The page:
Adventurer, collector and early Egyptologist William John Bankes purchased a dramatic octagonal painting known as Apollo and the Muses in Italy in 1849 and sent it back to Kingston Lacy, his ancestral home in Dorset. He thought it was a Tintoretto, but although he had an excellent eye for art and antiquities, he wasn’t always right, and private commissions of Tintoretto paintings are extremely rare since most of his work was made for and remains in public buildings in Venice.
When the Bankes family gave Kingston Lacy to the National Trust in 1981, the painting was so filthy and encrusted with old darkened varnish that authentication was impossible. They didn’t have the funds then to have the painting expertly cleaned, so it remained in storage until today. The painting, all 9 by 8 feet of it, is on display again in the Kingston Lacy dining room after a £36,000 ($53,000) cleaning and restoration by the Hamilton Kerr Institute in Cambridge, and now that experts can actually see it, there is no doubt that it’s a Tintoretto, probably from the 1560s or 1570s.
The Hamilton Kerr Institute took X rays and infrared images of the painting which revealed Tintoretto’s distinctive style and brush strokes. They also showed various changes Tintoretto made to the figures, their clothing, their positions before deciding on a final version.
The cleaning has raised a whole new bag of issues, however. For one thing, it’s now clear that it is not a painting of Apollo and the Muses, because there are 7 figures attending Apollo, not 9. For another thing, there are all kinds of symbols that are perplexing to our contemporary sensibility. That single die with five dots in the bottom right corner may have been part of 16th c. vernacular, but we have no idea what Tintoretto meant by it. Also what do the gold cup, dish, box and steeple beneath Apollo’s feet signify? And who are all those figures anyway? One of them is definitely Hercules wearing his characteristic lion skin, but what is he doing there?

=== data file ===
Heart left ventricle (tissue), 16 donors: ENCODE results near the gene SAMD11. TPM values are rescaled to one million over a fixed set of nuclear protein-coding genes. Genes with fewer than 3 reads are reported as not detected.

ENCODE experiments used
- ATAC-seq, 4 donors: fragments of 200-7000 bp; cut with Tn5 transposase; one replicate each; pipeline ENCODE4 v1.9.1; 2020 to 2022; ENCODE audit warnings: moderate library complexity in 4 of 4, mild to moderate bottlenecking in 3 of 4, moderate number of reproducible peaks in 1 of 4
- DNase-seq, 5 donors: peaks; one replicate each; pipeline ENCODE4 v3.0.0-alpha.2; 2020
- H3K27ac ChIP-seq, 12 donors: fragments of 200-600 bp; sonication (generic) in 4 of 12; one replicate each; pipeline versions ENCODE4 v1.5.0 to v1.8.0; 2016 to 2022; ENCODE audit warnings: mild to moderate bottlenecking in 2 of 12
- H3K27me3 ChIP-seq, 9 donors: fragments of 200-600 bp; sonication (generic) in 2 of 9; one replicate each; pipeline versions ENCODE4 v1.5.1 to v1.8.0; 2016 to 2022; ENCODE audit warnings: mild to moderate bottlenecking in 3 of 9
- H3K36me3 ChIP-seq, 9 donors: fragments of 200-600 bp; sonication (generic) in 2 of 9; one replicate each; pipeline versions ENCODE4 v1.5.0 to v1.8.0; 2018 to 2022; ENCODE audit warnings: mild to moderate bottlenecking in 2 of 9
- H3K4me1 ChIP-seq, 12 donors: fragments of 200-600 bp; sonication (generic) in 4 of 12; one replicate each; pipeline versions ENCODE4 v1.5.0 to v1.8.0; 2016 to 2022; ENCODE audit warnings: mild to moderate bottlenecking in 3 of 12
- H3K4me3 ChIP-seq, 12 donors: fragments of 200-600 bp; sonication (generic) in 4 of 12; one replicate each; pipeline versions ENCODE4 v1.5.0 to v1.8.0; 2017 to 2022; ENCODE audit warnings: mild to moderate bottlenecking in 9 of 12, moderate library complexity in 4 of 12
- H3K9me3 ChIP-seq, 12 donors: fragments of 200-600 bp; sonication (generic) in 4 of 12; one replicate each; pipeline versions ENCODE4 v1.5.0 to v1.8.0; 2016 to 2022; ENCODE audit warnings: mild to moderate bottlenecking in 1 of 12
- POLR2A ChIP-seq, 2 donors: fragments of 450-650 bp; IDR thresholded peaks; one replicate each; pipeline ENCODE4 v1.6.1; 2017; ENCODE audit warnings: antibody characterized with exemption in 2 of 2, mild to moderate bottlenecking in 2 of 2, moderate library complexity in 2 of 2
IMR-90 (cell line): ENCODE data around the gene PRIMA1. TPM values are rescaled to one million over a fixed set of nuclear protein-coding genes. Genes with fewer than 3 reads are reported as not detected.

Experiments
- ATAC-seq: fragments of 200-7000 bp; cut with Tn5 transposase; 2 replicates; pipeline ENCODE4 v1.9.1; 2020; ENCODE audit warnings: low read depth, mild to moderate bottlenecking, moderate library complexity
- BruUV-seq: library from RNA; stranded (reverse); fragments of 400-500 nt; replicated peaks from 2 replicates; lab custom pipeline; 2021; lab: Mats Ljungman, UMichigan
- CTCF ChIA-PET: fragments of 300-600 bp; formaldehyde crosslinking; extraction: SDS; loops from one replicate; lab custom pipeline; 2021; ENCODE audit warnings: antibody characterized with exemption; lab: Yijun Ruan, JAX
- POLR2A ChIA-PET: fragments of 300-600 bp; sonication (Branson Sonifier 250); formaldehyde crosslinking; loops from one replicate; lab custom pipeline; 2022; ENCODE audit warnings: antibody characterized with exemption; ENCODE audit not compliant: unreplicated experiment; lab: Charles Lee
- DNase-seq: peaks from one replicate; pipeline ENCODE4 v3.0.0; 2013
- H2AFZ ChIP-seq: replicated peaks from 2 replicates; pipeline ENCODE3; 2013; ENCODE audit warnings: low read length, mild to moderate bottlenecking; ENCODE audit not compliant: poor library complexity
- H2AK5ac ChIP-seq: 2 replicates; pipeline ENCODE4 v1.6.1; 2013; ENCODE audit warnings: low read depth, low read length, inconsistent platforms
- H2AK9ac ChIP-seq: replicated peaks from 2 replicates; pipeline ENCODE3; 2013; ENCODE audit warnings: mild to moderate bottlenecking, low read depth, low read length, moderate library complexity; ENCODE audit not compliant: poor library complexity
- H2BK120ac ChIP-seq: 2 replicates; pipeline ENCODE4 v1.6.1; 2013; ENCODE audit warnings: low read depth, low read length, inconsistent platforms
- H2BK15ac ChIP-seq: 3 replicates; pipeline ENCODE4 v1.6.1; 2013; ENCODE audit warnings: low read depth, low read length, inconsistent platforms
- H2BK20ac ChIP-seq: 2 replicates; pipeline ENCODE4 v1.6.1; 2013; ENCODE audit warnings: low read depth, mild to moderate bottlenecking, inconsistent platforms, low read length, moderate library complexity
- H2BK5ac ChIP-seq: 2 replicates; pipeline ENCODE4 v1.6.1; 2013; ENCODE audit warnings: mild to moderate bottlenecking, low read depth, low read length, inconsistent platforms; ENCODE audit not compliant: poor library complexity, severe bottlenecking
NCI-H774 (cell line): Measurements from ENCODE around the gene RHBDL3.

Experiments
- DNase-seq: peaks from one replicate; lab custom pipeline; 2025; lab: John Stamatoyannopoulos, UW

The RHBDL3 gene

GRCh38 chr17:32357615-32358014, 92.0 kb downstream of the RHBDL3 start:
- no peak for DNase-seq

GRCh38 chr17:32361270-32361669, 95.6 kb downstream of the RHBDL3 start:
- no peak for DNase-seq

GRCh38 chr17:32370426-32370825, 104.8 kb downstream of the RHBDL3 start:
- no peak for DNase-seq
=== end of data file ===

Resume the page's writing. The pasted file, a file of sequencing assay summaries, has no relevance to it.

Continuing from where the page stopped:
The main figure might be Apollo, or it might be Hymen, the Greek god of marriage. The man draped in blue might be a poet who is being presented to his spouse, the rather pale lady – or he might not be. What is the die with the five dots, underneath the woman draped in red, all about? What is the significance of all the gold? That must be Hercules in the top left but who is everyone else? Is it, perhaps, Fortune, above the die?
In the meantime the painting, probably from the 1560s or 1570s, has been renamed as “Apollo (or Hymen) crowning a poet and giving him a spouse”, but Bradley said that was something like its fifth name in the last few months. “The name will probably have to change again. I would personally say it’s definitely Apollo but I’m not even sure he’s marrying someone – my boss and I are agreeing to differ on that.”
The x-ray and infrared analysis used to prove it is definitely the work of Tintoretto also throws up questions. Why, for example, did Tintoretto paint the possible poet as nearly naked before the blue robes were later added?
The National Trust is asking for help from the public in answering all the questions they have about this uniquely fabulous piece. If you have any ideas, tweet them at http://twitter.com/nationaltrust.
Meanwhile, here’s a neat graphic that highlights some of the questions art historians have about the piece.
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